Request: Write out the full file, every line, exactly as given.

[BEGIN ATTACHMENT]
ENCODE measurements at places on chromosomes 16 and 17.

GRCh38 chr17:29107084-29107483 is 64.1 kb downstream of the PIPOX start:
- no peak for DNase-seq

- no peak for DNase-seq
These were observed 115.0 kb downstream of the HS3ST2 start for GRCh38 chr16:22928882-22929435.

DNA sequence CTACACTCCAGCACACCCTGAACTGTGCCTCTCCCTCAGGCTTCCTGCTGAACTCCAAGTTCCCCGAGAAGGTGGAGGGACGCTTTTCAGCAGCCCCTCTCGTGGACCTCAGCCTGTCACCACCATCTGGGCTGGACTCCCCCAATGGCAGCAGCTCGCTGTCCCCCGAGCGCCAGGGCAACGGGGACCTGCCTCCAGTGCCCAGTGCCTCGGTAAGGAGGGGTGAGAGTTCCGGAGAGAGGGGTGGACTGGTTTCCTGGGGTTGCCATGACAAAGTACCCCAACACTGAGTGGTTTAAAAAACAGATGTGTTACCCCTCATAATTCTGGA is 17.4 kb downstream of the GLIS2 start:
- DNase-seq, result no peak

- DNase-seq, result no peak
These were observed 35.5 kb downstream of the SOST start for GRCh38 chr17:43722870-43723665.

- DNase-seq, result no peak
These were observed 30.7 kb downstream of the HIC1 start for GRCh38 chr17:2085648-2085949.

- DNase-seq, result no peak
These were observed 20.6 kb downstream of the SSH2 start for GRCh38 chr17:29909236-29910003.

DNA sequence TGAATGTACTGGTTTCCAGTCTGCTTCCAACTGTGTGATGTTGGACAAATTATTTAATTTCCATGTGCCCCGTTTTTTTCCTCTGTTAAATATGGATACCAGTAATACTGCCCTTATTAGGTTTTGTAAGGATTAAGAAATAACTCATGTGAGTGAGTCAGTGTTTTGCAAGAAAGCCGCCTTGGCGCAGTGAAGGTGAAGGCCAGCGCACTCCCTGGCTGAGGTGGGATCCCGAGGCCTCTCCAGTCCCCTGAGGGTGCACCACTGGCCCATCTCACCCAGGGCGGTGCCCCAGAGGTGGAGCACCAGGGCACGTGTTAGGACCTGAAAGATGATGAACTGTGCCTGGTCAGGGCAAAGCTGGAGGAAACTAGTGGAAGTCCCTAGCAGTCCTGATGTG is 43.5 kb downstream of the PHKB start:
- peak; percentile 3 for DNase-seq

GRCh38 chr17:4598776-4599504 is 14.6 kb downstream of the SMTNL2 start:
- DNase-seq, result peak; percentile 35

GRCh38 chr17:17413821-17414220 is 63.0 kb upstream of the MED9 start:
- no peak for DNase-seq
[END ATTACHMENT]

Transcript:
ENCODE measurements at places on chromosomes 16 and 17.

GRCh38 chr17:29107084-29107483 is 64.1 kb downstream of the PIPOX start:
- no peak for DNase-seq

- no peak for DNase-seq
These were observed 115.0 kb downstream of the HS3ST2 start for GRCh38 chr16:22928882-22929435.

DNA sequence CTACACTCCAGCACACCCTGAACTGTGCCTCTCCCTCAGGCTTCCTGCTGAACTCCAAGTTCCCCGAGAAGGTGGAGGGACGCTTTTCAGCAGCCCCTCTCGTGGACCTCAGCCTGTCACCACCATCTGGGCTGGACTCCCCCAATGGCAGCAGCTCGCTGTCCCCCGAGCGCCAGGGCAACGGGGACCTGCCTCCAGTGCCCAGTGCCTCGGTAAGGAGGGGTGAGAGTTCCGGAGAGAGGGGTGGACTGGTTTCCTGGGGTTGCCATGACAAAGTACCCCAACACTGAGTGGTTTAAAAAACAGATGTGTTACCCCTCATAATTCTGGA is 17.4 kb downstream of the GLIS2 start:
- DNase-seq, result no peak

- DNase-seq, result no peak
These were observed 35.5 kb downstream of the SOST start for GRCh38 chr17:43722870-43723665.

- DNase-seq, result no peak
These were observed 30.7 kb downstream of the HIC1 start for GRCh38 chr17:2085648-2085949.

- DNase-seq, result no peak
These were observed 20.6 kb downstream of the SSH2 start for GRCh38 chr17:29909236-29910003.

DNA sequence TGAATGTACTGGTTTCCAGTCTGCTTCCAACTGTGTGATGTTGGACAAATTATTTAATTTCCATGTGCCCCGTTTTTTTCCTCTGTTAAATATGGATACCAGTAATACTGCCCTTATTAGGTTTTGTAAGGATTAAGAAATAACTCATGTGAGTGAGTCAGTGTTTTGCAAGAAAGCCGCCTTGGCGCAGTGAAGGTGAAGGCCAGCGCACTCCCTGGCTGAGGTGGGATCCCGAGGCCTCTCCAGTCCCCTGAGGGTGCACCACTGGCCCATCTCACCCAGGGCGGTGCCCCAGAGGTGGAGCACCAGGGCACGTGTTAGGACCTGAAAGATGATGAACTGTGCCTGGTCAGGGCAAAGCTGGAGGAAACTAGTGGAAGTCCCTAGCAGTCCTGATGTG is 43.5 kb downstream of the PHKB start:
- peak; percentile 3 for DNase-seq

GRCh38 chr17:4598776-4599504 is 14.6 kb downstream of the SMTNL2 start:
- DNase-seq, result peak; percentile 35

GRCh38 chr17:17413821-17414220 is 63.0 kb upstream of the MED9 start:
- no peak for DNase-seq